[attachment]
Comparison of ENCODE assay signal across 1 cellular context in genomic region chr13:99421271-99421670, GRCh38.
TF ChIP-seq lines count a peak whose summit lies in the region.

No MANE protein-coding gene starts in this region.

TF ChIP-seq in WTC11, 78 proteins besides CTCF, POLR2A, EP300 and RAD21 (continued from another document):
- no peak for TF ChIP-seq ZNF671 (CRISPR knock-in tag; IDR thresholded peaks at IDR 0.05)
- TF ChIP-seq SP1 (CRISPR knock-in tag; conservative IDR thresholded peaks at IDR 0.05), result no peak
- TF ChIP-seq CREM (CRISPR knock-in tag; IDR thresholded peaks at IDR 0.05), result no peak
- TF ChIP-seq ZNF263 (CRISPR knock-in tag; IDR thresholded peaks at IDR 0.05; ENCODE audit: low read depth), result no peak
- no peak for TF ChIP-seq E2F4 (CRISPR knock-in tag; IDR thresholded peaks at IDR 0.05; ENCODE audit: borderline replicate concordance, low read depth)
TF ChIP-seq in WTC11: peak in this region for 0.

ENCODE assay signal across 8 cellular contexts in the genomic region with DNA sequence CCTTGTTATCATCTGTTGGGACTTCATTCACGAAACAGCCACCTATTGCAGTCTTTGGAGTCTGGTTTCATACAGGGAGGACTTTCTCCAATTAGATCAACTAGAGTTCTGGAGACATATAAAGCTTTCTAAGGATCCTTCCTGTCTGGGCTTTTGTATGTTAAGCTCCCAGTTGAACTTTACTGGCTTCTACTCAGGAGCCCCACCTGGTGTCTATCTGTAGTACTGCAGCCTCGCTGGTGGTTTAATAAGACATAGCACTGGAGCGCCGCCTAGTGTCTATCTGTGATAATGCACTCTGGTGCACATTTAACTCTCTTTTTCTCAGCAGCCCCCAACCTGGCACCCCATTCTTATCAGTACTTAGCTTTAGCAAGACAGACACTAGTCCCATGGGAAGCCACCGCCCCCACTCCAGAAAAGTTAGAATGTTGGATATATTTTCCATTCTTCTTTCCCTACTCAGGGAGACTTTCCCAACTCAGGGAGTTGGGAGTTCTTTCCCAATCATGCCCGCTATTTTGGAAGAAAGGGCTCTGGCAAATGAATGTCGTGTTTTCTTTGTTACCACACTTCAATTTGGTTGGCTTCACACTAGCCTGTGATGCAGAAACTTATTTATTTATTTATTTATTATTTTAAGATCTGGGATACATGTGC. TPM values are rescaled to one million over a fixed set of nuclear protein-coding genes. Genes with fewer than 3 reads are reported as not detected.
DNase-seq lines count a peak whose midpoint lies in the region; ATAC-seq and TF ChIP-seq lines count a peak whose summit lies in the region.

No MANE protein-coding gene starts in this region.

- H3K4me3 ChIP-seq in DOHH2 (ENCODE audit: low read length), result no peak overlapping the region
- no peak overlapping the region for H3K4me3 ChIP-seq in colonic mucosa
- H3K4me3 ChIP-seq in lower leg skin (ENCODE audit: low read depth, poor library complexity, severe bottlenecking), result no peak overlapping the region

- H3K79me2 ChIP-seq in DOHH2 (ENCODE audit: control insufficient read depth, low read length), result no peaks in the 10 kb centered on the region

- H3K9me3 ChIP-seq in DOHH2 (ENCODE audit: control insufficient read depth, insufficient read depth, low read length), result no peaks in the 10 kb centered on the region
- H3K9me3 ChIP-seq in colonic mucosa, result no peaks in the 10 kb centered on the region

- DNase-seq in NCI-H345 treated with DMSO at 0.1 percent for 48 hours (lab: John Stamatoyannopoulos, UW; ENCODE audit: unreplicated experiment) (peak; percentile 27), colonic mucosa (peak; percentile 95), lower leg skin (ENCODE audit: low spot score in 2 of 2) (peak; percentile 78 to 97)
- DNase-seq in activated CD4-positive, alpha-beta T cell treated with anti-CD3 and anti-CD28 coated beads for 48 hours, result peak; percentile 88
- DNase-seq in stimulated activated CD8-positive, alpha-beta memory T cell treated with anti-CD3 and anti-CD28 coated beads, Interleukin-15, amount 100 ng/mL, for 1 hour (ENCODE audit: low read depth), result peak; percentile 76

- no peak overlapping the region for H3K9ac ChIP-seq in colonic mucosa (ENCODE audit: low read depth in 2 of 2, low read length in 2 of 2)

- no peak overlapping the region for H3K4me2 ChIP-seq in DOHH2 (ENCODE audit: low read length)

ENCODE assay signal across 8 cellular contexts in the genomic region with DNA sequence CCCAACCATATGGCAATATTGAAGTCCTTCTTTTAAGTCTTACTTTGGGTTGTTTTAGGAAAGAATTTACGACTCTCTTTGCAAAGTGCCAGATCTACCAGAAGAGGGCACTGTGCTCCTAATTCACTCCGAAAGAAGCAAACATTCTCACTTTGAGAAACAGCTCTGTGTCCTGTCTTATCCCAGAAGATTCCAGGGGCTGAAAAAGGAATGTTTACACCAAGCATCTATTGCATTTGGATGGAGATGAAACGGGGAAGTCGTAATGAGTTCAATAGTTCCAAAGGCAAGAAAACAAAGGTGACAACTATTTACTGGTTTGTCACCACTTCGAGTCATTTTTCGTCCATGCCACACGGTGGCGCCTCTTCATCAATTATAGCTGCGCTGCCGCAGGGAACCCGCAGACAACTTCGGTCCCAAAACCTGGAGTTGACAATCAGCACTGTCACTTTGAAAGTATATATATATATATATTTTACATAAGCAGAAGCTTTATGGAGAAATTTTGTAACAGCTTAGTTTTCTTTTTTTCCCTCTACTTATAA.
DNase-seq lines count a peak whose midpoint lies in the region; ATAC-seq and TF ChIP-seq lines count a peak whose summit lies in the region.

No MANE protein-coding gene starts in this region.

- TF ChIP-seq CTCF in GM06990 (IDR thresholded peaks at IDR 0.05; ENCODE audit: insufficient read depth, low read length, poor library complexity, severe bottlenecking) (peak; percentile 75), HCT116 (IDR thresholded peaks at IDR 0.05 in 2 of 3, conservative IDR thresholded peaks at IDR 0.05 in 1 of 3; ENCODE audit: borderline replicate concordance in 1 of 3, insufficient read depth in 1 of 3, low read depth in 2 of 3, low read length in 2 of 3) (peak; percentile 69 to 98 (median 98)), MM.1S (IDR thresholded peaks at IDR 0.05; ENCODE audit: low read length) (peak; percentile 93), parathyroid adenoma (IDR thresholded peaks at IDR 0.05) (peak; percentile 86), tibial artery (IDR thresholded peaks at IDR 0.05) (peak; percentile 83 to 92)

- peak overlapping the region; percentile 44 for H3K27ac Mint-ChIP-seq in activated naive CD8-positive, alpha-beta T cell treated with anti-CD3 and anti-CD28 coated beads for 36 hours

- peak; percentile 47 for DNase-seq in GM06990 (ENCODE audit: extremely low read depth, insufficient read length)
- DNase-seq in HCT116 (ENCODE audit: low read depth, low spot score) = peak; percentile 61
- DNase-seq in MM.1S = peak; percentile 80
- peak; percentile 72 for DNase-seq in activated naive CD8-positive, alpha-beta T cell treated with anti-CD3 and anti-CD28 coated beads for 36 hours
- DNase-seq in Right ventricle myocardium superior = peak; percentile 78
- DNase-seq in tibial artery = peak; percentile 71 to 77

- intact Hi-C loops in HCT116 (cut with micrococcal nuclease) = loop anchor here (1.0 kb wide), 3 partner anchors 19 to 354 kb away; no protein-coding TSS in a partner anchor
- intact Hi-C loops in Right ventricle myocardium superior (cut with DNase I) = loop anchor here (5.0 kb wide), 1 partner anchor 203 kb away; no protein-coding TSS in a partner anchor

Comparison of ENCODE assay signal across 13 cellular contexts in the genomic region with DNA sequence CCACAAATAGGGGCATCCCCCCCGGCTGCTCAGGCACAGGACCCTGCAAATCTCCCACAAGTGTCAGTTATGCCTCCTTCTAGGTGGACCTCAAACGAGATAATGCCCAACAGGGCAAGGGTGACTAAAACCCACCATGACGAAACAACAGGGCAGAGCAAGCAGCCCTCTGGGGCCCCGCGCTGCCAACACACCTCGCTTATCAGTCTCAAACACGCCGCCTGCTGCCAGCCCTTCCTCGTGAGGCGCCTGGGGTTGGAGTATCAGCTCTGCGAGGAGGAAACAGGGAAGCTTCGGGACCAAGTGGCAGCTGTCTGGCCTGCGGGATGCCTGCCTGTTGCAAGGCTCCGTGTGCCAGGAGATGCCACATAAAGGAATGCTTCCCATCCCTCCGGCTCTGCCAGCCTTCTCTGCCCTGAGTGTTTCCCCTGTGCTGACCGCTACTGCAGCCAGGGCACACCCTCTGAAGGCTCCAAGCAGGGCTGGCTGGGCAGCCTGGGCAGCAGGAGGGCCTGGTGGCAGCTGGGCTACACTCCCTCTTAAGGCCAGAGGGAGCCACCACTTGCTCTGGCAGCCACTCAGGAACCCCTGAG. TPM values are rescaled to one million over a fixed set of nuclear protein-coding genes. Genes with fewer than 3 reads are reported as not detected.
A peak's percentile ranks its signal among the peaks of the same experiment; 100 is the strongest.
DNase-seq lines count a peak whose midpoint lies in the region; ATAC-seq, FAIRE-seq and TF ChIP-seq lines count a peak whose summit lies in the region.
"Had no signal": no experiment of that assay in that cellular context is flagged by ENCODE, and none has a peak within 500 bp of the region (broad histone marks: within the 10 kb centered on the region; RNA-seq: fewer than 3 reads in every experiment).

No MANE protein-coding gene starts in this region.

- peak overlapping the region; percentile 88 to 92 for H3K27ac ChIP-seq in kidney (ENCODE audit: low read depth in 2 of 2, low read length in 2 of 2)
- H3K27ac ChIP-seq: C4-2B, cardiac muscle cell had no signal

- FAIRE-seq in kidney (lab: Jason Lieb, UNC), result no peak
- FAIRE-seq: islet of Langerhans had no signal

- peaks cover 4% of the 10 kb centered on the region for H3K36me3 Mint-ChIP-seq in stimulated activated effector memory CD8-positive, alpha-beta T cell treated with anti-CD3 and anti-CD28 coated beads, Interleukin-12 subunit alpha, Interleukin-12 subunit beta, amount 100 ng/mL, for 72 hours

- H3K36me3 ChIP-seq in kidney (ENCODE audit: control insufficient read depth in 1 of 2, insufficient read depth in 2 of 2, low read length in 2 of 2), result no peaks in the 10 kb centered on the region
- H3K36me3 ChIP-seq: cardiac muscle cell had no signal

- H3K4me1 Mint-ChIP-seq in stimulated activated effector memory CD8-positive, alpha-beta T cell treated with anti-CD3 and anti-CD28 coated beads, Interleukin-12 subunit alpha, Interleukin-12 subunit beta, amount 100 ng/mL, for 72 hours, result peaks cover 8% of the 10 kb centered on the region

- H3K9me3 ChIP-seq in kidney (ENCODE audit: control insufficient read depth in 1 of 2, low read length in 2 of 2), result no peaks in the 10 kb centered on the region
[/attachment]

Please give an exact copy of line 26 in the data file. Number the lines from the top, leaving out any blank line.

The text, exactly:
DNase-seq lines count a peak whose midpoint lies in the region; ATAC-seq and TF ChIP-seq lines count a peak whose summit lies in the region.